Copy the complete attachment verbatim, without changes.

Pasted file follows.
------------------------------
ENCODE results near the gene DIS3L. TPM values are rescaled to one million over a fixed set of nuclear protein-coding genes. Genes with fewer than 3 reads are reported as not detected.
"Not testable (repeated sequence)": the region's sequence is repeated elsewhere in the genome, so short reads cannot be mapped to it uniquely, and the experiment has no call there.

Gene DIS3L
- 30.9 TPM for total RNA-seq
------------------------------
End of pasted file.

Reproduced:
ENCODE results near the gene DIS3L. TPM values are rescaled to one million over a fixed set of nuclear protein-coding genes. Genes with fewer than 3 reads are reported as not detected.
"Not testable (repeated sequence)": the region's sequence is repeated elsewhere in the genome, so short reads cannot be mapped to it uniquely, and the experiment has no call there.

Gene DIS3L
- 30.9 TPM for total RNA-seq